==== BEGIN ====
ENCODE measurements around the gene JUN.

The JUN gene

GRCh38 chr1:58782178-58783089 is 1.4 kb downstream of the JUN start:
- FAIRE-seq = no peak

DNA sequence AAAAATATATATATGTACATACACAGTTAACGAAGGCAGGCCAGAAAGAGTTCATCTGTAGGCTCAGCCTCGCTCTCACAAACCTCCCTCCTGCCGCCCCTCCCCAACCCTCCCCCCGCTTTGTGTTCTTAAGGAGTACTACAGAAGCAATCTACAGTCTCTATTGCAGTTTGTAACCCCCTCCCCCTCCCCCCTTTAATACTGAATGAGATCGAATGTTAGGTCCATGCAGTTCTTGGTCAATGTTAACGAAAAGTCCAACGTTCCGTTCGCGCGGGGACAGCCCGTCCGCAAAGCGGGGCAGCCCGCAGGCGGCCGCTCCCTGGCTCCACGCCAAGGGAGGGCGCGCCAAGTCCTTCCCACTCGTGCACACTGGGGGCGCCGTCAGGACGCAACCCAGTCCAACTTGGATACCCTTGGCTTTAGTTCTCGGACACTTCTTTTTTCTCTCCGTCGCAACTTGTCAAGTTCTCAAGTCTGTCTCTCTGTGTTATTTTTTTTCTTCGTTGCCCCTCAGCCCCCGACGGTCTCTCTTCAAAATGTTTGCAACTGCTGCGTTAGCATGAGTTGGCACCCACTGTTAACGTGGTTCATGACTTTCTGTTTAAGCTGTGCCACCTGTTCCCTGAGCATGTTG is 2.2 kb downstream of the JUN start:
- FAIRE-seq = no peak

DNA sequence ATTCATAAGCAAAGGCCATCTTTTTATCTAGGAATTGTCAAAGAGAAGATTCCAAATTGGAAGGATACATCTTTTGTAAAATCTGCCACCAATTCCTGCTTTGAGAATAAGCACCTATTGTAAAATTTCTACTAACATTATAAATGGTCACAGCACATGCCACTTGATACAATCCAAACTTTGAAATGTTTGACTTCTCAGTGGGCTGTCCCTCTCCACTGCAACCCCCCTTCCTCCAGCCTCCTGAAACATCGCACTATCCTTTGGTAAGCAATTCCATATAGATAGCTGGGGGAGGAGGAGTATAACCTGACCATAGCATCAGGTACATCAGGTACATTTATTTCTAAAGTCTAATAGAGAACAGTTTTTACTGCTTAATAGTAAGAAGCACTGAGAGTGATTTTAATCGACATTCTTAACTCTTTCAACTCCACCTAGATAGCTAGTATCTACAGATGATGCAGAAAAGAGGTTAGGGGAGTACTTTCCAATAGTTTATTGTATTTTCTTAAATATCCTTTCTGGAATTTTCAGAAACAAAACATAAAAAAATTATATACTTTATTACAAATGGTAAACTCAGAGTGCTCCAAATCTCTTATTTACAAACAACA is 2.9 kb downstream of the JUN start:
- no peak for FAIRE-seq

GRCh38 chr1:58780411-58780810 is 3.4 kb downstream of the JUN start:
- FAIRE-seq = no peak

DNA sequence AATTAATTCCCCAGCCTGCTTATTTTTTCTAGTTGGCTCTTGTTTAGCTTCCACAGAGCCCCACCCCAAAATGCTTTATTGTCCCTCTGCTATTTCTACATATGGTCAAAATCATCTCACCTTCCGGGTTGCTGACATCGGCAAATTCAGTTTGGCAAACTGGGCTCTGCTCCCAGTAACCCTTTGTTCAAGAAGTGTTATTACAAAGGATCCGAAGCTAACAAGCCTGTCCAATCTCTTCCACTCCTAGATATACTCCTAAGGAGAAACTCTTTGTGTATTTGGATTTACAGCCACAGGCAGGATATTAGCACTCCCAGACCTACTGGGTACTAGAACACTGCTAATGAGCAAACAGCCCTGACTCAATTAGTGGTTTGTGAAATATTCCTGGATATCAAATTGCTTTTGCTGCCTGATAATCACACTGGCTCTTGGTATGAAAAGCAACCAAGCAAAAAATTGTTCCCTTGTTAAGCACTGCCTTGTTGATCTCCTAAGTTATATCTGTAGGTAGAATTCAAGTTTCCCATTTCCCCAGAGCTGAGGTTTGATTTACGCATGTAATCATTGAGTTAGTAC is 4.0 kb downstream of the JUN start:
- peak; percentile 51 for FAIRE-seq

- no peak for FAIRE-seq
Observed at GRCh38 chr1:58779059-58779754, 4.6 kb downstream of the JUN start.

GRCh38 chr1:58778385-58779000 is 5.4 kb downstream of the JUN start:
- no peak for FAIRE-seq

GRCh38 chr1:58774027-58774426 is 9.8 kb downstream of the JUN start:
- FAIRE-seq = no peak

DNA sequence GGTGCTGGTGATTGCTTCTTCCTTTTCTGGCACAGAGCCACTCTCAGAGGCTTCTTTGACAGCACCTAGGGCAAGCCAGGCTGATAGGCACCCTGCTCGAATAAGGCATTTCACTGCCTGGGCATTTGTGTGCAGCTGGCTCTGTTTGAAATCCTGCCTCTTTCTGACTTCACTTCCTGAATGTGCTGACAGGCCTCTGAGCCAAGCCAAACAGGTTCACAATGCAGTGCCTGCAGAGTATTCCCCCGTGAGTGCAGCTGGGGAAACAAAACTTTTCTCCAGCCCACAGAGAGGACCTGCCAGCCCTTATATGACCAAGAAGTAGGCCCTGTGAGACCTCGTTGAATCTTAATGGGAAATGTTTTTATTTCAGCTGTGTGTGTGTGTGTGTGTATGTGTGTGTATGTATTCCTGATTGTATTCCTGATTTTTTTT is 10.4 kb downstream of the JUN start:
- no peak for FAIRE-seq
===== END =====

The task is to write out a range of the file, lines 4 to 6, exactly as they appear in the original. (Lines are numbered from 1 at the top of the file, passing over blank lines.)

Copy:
- FAIRE-seq = no peak

DNA sequence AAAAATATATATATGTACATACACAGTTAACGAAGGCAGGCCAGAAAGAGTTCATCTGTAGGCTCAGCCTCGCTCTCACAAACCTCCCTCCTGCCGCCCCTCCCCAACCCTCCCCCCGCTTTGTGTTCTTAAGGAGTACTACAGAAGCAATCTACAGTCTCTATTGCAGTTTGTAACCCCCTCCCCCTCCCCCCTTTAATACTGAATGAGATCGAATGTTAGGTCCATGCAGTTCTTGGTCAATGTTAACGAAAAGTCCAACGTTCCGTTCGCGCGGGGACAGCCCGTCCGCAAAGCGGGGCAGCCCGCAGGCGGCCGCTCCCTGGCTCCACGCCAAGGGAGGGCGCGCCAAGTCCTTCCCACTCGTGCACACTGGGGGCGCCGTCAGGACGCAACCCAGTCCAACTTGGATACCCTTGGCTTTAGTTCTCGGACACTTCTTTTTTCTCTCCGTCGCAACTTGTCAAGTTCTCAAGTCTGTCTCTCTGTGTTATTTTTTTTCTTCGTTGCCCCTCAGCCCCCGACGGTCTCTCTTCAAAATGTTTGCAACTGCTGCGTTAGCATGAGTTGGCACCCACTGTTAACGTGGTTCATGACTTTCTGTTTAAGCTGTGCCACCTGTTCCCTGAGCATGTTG is 2.2 kb downstream of the JUN start:
- FAIRE-seq = no peak